The Police and Criminal Evidence Act of 1984 (PACE) institutes a clear framework for the powers of police officers in England to combat crime, as well as providing codes of practice for exercising those powers.
The primary aim of PACE is to establish a clear balance between the powers of the police in England and Wales and the rights of members of the public.
Police and PACE
The police use a set of rules known as the Police and Criminal Evidence Act 1984 (PACE), which was designed to strike a balance between the powers of the police and the rights and freedoms of the general public.These codes of practice clearly denote police powers, including custody and stop and search rights. Despite its safeguards, the introduction of PACE was somewhat controversial, as it gives considerable extra powers to the police.
Specials, CSOs and PACE
Specials are volunteer police officers who possess full police powers.
Community support officers (CSOs) work alongside police officers and specials. They have fewer powers than police officers and specials, however. For example, they have the power to issue fixed penalty notices for antisocial behaviour but not to conduct a "stop and search."
Criminal liability may arise if the specific terms of PACE are not conformed to, and failure to conform to the codes of practice while performing an investigation may lead to any evidence obtained during the process becoming inadmissible in court.
PACE is applicable not just to police officers but for anyone with the ability to conduct an investigation, such as revenue, customs and military agents. Also, all persons with a duty of investigating criminal offences are required to follow the provisions of PACE as far as is practical and relevant.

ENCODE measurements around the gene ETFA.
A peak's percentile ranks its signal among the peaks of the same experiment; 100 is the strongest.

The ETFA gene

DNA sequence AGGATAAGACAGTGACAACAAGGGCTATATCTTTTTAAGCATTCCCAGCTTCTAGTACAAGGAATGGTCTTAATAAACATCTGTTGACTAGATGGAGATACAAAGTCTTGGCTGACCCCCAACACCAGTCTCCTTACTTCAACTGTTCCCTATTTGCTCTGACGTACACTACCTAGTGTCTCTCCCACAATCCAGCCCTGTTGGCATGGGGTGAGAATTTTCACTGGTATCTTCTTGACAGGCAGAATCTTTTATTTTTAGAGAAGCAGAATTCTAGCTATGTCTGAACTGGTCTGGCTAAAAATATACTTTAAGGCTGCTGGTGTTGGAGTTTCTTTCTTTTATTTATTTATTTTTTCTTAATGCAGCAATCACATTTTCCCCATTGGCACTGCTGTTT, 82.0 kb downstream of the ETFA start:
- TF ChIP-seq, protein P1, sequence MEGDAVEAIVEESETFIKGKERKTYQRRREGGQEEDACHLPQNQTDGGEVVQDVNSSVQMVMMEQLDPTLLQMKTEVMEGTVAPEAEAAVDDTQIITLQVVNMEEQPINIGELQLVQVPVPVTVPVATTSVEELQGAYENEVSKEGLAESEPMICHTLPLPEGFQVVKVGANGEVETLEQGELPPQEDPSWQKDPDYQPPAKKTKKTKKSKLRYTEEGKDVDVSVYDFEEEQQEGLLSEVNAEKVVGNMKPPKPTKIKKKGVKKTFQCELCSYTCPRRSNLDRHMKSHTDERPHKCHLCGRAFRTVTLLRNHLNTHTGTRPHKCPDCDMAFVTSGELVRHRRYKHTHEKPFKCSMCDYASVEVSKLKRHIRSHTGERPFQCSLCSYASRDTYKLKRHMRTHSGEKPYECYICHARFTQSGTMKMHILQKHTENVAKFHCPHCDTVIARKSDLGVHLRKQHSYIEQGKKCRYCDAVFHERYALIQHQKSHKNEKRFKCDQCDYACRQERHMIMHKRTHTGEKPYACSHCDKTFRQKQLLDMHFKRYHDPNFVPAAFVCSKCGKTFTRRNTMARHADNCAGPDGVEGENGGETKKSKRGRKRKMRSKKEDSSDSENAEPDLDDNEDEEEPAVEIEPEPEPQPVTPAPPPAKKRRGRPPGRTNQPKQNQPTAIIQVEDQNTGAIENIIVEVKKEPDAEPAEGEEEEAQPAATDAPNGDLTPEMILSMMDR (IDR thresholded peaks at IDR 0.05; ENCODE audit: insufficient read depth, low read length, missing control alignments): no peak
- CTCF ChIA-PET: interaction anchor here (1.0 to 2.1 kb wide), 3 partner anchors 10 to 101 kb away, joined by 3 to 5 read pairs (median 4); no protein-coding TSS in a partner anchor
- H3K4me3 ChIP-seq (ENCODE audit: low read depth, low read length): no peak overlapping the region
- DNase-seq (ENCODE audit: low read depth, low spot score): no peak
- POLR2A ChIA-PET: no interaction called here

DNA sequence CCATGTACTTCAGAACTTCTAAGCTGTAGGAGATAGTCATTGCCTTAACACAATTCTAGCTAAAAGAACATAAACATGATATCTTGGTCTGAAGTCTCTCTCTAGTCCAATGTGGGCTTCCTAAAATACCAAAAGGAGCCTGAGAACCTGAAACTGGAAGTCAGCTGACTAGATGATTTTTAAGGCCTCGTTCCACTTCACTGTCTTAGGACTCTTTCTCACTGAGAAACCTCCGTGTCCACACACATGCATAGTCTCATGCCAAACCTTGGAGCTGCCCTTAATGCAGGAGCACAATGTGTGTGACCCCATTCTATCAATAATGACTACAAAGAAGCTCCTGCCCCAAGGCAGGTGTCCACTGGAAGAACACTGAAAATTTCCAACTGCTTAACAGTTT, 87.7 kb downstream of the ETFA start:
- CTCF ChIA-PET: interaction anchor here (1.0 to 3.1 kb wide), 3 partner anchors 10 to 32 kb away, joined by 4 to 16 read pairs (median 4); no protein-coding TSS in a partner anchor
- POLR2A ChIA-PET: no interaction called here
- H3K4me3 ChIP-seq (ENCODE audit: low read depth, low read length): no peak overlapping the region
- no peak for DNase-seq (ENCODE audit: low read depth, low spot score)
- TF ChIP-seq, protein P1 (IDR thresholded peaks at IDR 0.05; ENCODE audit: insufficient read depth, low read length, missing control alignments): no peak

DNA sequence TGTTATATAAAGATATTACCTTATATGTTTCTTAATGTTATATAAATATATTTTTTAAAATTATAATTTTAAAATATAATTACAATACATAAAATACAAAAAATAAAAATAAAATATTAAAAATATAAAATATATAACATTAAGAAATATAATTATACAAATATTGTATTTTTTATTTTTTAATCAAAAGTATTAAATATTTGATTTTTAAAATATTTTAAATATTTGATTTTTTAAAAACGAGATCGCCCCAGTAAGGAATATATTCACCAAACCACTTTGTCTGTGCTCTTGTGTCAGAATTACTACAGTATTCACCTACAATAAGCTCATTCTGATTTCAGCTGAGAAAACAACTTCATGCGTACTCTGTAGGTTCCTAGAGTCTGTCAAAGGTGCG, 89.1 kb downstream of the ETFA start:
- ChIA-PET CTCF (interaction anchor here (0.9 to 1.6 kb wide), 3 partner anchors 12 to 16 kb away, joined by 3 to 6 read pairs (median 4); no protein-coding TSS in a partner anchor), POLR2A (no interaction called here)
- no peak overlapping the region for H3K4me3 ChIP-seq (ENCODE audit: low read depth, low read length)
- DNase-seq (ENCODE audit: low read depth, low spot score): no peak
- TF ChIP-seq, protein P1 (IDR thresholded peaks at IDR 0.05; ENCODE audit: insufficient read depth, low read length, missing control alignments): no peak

According to the U.K. National Archives, "Code A deals with the exercise by police officers of statutory powers to search a person or a vehicle without first making an arrest. It also deals with the need for a police officer to make a record of a stop or encounter.
"Code B deals with police powers to search premises and to seize and retain property found on premises and persons.
"Code C sets out the requirements for the detention, treatment and questioning of suspects not related to terrorism in police custody by police officers.
"Code D concerns the main methods used by the police to identify people in connection with the investigation of offences and the keeping of accurate and reliable criminal records.
"Code E deals with the audio recording of interviews with suspects in the police station.
"Code F deals with the visual recording with sound of interviews with suspects. There is no statutory requirement on police officers to visually record interviews. However, the contents of this code should be considered if an interviewing officer decides to make a visual recording with sound of an interview with a suspect.
"Code G deals with powers of arrest under section 24 the Police and Criminal Evidence Act 1984 as amended by section 110 of the Serious Organized Crime and Police Act 2005.
"Code H sets out the requirements for the detention, treatment and questioning of suspects related to terrorism in police custody by police officers."
PACE in Practice
In practice, PACE has a varied history of contributing to the outcome of an investigation as shown by the two very dissimilar cases:
The Osman vs. Southwark Crown Court (1999) case held that the search of Osman was unlawful because searching officers did not give their names and station, contrary to PACE codes.
In the R vs. Longman (1988) case, it was held that police entry, with warrant, of a premises to execute a search for drugs was lawful, even though deception had been utilised to gain entry, and upon entering, the police had not identified themselves or shown the warrant.